## Wednesday, September 16, 2015

### Scaling by correlation matrix

We analyze the effect of scaling a signal by the inverse of correlation matrix here. We start by assuming that the two assets $A_1$ and $A_2$ have unit variance. This reduces the co-variance matrix to correlation matrix. We assume a simple correlation matrix of the form $$\begin{bmatrix} 1 & c \\ c & 1 \end{bmatrix}.$$ Now let's say we have generated a signal of $\mu_1$ and $\mu_2$ for the two assets before scaling. This means that the unscaled portfolio can be written as $$\mu_1 A_1 + \mu_2 A_2.$$ Now the inverse of the correlation matrix is $$\frac{1}{1-c^2}\begin{bmatrix} 1 & -c \\ -c & 1\end{bmatrix}.$$ This makes the scaled signal ($\Sigma^{-1}\mu$) $$\frac{\mu_1-c\mu_2}{1-c^2}A_1+\frac{\mu_2-c\mu_1}{1-c^2}A_2.$$ We can see that based on the 'original signal' ($\mu_1$ and $\mu_2$) and the correlation value ($c$) the 'scaled signal' is altered. Another way to look at the 'scaled signal' is to write the portfolio as $$\mu_1\left[\frac{1}{1-c^2}A_1-\frac{c}{1-c^2}A_2\right] + \mu_2\left[\frac{1}{1-c^2}A_1-\frac{c}{1-c^2}A_2\right].$$ This is another way of saying that we trade the same original signal but replace the assets $A_1$ and $A_2$ with the spreads $\left[\frac{1}{1-c^2}A_1-\frac{c}{1-c^2}A_2\right]$ and $\left[\frac{1}{1-c^2}A_2-\frac{c}{1-c^2}A_1\right]$. In the table below we look at this 'spread' for different values of correlation coefficient $c$.  We also see the 'altered' signal value for the assets $A_1$ and $A_2$.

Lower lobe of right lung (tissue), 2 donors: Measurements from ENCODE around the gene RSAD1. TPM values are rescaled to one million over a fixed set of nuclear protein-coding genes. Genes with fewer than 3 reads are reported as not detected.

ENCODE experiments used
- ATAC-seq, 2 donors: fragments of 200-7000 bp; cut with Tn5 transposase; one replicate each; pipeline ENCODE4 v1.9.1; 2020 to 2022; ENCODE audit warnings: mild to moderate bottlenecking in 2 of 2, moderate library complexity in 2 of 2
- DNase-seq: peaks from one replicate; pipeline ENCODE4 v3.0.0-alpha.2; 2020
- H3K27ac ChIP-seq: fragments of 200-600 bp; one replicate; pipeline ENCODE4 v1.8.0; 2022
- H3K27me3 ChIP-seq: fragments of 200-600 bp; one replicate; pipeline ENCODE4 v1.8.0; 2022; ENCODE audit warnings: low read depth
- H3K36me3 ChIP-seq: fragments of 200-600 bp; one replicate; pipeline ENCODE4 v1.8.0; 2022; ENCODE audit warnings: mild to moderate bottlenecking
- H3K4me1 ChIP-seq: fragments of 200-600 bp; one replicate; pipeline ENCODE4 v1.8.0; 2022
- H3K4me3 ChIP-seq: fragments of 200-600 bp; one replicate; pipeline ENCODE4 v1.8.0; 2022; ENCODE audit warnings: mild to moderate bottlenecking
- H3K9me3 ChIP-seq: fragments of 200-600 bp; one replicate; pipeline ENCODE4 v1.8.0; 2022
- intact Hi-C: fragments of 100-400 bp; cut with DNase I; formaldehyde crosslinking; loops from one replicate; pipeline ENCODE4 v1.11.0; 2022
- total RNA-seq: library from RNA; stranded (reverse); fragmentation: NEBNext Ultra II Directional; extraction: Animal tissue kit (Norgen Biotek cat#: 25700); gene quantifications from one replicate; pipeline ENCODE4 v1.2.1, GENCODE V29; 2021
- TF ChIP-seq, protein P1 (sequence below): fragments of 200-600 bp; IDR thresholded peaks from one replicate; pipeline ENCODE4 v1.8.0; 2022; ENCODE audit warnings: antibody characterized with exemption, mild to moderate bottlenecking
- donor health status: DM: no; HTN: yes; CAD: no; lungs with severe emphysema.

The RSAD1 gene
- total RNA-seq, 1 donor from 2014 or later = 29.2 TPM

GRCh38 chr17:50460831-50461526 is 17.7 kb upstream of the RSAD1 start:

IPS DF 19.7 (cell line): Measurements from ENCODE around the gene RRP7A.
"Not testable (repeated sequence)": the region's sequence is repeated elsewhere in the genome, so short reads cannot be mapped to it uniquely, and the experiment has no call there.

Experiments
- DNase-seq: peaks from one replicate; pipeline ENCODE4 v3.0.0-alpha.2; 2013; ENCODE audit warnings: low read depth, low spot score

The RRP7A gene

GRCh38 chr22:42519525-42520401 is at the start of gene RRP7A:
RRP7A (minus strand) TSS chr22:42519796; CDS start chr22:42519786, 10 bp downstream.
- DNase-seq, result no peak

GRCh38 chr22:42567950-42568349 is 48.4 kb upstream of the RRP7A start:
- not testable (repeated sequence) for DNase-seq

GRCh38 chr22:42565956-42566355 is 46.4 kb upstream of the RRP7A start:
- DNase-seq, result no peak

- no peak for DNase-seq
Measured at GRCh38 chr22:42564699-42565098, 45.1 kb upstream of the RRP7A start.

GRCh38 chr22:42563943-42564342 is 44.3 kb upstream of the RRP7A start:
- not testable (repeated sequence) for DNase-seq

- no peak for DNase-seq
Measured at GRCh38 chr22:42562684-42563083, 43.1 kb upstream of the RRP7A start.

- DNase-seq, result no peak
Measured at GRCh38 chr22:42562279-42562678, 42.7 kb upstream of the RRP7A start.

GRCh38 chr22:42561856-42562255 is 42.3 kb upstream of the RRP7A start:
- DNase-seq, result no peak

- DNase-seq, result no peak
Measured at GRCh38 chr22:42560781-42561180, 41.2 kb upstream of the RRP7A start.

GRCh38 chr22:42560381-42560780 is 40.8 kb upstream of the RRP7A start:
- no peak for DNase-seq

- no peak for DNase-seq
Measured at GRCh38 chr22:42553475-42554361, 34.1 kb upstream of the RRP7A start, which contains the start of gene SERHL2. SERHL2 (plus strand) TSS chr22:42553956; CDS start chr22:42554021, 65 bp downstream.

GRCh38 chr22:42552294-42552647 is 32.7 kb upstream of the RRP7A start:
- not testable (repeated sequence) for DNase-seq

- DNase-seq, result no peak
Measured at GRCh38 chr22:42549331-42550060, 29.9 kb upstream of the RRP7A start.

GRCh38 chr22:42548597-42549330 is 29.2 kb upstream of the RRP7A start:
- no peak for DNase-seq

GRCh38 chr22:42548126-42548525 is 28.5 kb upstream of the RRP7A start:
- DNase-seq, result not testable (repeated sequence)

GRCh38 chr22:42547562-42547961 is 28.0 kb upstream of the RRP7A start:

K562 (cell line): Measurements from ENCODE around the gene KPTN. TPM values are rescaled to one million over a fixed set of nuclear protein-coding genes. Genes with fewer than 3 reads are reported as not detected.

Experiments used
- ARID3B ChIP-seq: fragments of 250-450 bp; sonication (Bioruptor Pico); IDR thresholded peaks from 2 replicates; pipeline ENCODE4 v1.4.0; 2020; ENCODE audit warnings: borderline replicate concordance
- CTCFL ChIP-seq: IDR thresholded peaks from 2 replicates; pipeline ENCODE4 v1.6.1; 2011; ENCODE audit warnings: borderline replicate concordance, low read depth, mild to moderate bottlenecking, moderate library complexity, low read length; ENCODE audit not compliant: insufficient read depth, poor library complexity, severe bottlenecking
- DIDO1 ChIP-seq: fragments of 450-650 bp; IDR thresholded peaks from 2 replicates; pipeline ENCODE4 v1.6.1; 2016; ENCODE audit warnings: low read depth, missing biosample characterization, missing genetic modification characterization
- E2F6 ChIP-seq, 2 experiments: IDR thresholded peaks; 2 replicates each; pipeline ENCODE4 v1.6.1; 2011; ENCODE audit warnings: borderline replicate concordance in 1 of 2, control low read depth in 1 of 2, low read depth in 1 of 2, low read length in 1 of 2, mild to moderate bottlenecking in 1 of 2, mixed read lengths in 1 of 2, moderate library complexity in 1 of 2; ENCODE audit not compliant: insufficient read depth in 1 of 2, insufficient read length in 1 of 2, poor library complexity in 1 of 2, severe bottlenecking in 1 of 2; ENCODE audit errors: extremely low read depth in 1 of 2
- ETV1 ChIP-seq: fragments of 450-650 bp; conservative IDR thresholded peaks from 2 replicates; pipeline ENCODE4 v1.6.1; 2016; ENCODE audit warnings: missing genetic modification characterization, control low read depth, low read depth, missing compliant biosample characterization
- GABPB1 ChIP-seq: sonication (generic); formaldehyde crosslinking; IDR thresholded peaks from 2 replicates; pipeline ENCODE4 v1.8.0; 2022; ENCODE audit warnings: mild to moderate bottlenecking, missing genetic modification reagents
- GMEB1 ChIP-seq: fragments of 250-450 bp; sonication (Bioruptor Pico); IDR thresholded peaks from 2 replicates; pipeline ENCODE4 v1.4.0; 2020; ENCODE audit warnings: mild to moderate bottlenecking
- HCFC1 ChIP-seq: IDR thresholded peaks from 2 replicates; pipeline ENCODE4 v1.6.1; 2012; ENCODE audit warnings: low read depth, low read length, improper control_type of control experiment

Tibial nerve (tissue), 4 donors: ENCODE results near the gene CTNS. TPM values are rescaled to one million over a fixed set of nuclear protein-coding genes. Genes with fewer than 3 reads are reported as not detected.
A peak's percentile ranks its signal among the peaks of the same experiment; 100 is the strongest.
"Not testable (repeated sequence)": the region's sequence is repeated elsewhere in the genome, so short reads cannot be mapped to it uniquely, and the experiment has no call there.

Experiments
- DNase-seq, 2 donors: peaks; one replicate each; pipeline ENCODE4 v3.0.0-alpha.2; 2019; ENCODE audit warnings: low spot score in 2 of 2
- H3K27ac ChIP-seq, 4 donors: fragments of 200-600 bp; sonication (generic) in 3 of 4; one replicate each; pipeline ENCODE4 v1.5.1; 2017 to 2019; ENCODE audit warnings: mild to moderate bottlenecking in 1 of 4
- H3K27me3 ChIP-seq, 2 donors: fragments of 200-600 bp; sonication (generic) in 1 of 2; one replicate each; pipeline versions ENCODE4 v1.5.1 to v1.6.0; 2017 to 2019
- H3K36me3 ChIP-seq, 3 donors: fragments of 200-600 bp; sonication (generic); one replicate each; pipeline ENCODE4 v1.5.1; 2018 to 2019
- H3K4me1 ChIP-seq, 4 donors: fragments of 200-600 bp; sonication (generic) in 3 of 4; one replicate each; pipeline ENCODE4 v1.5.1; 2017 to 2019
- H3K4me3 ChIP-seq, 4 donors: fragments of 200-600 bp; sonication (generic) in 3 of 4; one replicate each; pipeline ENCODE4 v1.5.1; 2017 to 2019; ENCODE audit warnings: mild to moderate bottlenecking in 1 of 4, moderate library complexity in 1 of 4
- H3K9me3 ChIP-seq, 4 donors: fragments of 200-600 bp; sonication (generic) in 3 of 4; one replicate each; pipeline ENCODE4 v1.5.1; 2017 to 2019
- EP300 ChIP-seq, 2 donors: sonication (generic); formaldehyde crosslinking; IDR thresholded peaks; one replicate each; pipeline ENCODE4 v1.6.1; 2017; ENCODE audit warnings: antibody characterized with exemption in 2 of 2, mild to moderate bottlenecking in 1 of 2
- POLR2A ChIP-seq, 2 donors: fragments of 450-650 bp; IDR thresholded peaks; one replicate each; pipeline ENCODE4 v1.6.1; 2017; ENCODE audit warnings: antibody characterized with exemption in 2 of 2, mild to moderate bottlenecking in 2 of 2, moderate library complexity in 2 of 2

$$\begin{array}{c|cc|cc} c & \text{\mu_1} & \text{\mu_2} &A_1 & A_2 \\ \hline +0.9 & 5.3A_1-4.7A_2 & 5.3A_2-4.7A_1 & 5.3\mu_1-4.7\mu_2 & 5.3\mu_2-4.7\mu_1 \\ +0.5 & 1.3A_1-0.7A_2 & 1.3A_2-0.7A_1 & 1.3\mu_1-0.7\mu_2 & 1.3\mu_2-0.7\mu_1 \\ +0.1 & 1.0A_1-0.1A_2 & 1.0A_2-0.1A_1 & 1.0\mu_1-0.1\mu_2& 1.0\mu-0.1\mu \\ 0.0 & A_1 & A_2 & \mu_1 & \mu_2\\ -0.1 & 1.0A_1+0.1A_2 & 1.0A_2+0.1A_1 & 1.0\mu_1+0.1\mu_2 & 1.0\mu_2+0.1\mu_1 \\ -0.5 & 1.3A_1+0.7A_2 & 1.3A_2+0.7A_1 & 1.3\mu_1+0.7\mu_2 & 1.3\mu_2+0.7\mu_1 \\ -0.9 & 5.3A_1+4.7A_2 & 5.3A_2+4.7A_1 & 5.3\mu_1+4.7\mu_2 & 5.3\mu_2+4.7\mu_1 \end{array}$$
For the case of high absolute correlations, till $\mu_1$ and $\mu_2$ are comparable the total portfolio values are within limits. But if $\mu_1$ and $\mu_2$ differ substantially huge positive and negative positions can be created, which may be undesirable. This is a likely scenario as signals are based on recent updated information while the correlations rely on slow window.

What if we add a third asset $A_3$ with signal $\mu_3$ which is uncorrelated to the first two assets? We have the correlation matrix as $$\begin{bmatrix} 1 & c & 0 \\ c & 1 & 0 \\ 0 & 0 & 1 \end{bmatrix},$$ the inverse of this matrix is $$\frac{1}{1-c^2}\begin{bmatrix}1 & -c & 0\\ -c & 1 & 0 \\ 0 & 0 & 1-c^2\end{bmatrix}.$$ This results in the following 'altered' portfolio $$\frac{\mu_1-c\mu_2}{1-c^2}A_1+\frac{\mu_2-c\mu_1}{1-c^2}A_2+\mu_3A_3.$$ This shows that the signal of the uncorrelated asset is not changed.